Baby Addiction: Do some people feel like they NEED to keep having babies?

By Tina Payne Bryson, Ph.D.

It’s been hard lately not to follow the story of Nadya Suleman, the single mother who recently gave birth to octuplets (to add to her the six children).  Her story became a major media story and initiated a national discussion about certain parenting issues, especially as they relate to family size.

One term that has repeatedly come up as part of this conversation is “baby addiction.”  Basically, it refers to people who feel that they have to keep having babies, even though they already have numerous children—often more than they can handle.

Now, I’m a baby lover myself.  Holding my newborns tops my list of favorite things I’ve ever done.  You may feel the same way.  But that’s not what we’re talking about here.  We’re also not talking about having a big family for cultural or religious reasons, or deciding to give birth to or adopt several kids because you love children and you’re able to provide them with a good home.  We’re not even talking about people who spend a lot of time thinking about having lots of children.

A baby addiction leads a person to actually have more children even when it’s a bad decision—for themselves, for the baby, or for the entire family.  It’s when someone decides to have another baby to meet their own needs, at the expense of the needs of their children.  Specifically, this means that the parents don’t have the emotional, financial, or physical resources to meet the needs of their children, but keep having babies anyway. 

If you’re thinking about yourself and your desire to have more kids, and wondering if you’re a baby addict, just consider your motivations.  Does your main reason have to do with the fact that you (and maybe a partner) are able to provide a loving, stable home, even to a large family?  If so, then that might be a decision you want to pursue. 

But there are other motivations that are less healthy and that raise major red flags when they appear.  Look at the following dysfunctional reasons some people give for having another child.  If you find yourself seriously thinking along these lines, then I strongly advise you to be honest with yourself about what’s best for you and your family.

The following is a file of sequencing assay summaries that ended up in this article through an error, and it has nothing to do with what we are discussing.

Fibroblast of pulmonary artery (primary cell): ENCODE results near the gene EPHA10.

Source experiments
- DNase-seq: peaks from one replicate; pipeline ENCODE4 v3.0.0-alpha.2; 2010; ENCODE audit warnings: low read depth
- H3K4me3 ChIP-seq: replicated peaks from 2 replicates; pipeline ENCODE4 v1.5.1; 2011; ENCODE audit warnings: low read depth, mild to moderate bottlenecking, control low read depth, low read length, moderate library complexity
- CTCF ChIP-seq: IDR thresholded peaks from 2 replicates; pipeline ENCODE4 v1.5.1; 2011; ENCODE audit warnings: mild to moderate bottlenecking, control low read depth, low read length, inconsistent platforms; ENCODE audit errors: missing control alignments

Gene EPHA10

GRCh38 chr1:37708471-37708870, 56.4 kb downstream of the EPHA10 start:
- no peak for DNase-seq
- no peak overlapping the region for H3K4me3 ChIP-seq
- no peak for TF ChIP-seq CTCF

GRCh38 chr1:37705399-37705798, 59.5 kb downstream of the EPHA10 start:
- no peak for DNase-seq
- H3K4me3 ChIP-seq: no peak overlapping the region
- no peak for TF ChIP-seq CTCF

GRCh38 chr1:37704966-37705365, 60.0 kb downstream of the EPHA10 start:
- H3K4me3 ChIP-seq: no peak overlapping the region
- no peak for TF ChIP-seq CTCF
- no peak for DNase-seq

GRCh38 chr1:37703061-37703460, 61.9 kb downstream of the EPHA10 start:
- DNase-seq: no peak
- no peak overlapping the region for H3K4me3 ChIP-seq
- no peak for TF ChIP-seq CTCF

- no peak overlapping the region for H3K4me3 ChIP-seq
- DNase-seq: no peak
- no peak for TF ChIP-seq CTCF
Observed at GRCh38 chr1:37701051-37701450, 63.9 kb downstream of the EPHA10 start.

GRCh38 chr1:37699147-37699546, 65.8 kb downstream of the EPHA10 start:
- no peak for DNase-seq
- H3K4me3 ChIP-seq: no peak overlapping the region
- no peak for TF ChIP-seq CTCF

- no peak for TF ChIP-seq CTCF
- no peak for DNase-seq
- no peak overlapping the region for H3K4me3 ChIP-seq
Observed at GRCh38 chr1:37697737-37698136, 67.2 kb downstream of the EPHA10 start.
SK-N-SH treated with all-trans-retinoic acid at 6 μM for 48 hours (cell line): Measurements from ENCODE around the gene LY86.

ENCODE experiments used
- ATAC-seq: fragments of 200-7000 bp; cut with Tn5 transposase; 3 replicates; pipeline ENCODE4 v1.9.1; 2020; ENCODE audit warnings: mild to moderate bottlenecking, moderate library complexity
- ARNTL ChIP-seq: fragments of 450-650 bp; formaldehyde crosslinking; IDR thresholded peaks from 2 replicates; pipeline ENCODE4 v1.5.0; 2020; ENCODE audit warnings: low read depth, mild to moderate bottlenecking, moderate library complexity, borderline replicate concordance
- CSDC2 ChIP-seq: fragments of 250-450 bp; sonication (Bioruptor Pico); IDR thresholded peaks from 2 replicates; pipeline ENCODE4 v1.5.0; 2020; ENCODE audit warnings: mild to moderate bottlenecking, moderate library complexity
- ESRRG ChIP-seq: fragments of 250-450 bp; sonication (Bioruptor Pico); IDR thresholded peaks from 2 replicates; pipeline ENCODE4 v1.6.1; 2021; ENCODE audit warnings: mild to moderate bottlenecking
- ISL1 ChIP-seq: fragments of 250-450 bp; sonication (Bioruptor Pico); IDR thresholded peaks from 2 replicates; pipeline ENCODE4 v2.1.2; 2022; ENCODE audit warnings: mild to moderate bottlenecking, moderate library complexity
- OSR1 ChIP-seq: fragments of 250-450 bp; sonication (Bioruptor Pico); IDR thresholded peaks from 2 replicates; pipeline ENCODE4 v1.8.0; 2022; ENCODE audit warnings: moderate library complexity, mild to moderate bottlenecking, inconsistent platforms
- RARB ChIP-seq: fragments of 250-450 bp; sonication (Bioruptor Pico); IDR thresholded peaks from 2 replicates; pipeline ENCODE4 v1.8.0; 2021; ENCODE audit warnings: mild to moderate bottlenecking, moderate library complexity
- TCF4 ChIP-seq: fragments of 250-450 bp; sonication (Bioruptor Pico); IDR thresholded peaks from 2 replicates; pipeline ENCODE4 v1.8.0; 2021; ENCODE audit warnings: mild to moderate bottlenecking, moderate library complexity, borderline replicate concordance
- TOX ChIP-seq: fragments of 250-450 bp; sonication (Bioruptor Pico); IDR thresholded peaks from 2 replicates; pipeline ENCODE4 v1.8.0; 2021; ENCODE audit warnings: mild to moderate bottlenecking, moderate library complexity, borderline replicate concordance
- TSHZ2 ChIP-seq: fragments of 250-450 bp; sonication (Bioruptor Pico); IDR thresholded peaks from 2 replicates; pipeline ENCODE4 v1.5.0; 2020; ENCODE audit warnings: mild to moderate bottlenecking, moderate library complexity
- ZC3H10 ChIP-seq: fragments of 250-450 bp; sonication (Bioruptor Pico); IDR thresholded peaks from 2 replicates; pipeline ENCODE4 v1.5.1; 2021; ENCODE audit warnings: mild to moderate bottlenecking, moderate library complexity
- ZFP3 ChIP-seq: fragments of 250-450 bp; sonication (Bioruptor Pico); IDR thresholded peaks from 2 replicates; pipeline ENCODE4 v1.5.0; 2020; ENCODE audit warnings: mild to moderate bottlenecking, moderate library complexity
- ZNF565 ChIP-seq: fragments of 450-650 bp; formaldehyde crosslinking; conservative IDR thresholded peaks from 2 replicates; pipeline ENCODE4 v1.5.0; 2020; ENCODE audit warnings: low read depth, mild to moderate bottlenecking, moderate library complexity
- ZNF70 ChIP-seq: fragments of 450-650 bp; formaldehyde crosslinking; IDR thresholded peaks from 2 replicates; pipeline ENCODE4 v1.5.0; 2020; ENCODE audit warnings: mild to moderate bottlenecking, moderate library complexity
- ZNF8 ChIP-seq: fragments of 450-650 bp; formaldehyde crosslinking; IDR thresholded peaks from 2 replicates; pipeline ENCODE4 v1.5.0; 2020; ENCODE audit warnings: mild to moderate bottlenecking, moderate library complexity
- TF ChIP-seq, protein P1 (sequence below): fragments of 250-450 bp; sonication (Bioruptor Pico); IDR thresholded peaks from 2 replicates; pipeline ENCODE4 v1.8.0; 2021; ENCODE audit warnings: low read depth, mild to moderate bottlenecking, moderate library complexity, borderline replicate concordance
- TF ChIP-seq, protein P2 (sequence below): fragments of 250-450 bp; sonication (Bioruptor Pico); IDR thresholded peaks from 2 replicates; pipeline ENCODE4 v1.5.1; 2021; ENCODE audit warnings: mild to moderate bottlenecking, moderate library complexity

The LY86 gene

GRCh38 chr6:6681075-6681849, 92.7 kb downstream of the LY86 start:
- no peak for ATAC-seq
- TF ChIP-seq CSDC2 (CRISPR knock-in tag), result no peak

Another baby will help keep my marriage together.

If your marriage is struggling right now, the last thing you want to do is to add hormone roller-coasters, sleeplessness, and stress into the mix.  And these are inevitable bonuses that come with a baby.  You and your partner will do yourselves and your family much more good by dealing with the issues at hand and improving your relational skills like communication, conflict resolution, etc.

I’m depressed, and having another baby will help me be happy again.

This kind of thinking is dangerous, since it ignores the fact that something is making you fundamentally unhappy.  Yes, a baby brings with it all kinds of joy, but eventually you’ll have to deal with depression again.  More importantly, all children deserve to have parents who are as psychologically healthy as possible.

I feel like something’s missing inside me when I don’t have a baby in my arms.

I really understand this feeling, and even identify with it to an extent.  Older children don’t gaze at us as intently or need us in the same ways that babies do.  Each time one of my sons left the baby stage and moved towards toddler-hood, I felt some genuine sadness that the baby phase was over.  But as parents, when our kids enter each new stage, our response shouldn’t be to try to replace them or our old feelings.  What we need to do is to be fully present with them and savor the joys that come with each new stage. 

If you’re feeling like something is missing and that your needs are best met by a new baby, or if you’re dealing with depression or your marriage is falling apart, then I strongly encourage you to speak with a professional who can help you get at the heart of what’s going on. 

Before I close, let me say that there are many big families that are loving and healthy.  Likewise, there are lots of small families that are drowning in dysfunction.  So the point here isn’t really about the size of the family.  The real question, again, comes down to what’s healthiest for the whole family.  So before you decide to add one more little one to your family, make sure you’re acting according to what’s best for that child, yourself, and the rest of your family.

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6 comments

By j thomas on 06/06/12 at 4:08 am

goog artikle, like this

By girl1983 on 10/11/11 at 6:34 am

yes i agree

By MarthaG on 08/03/11 at 1:48 am

I totally agree.:) so true.

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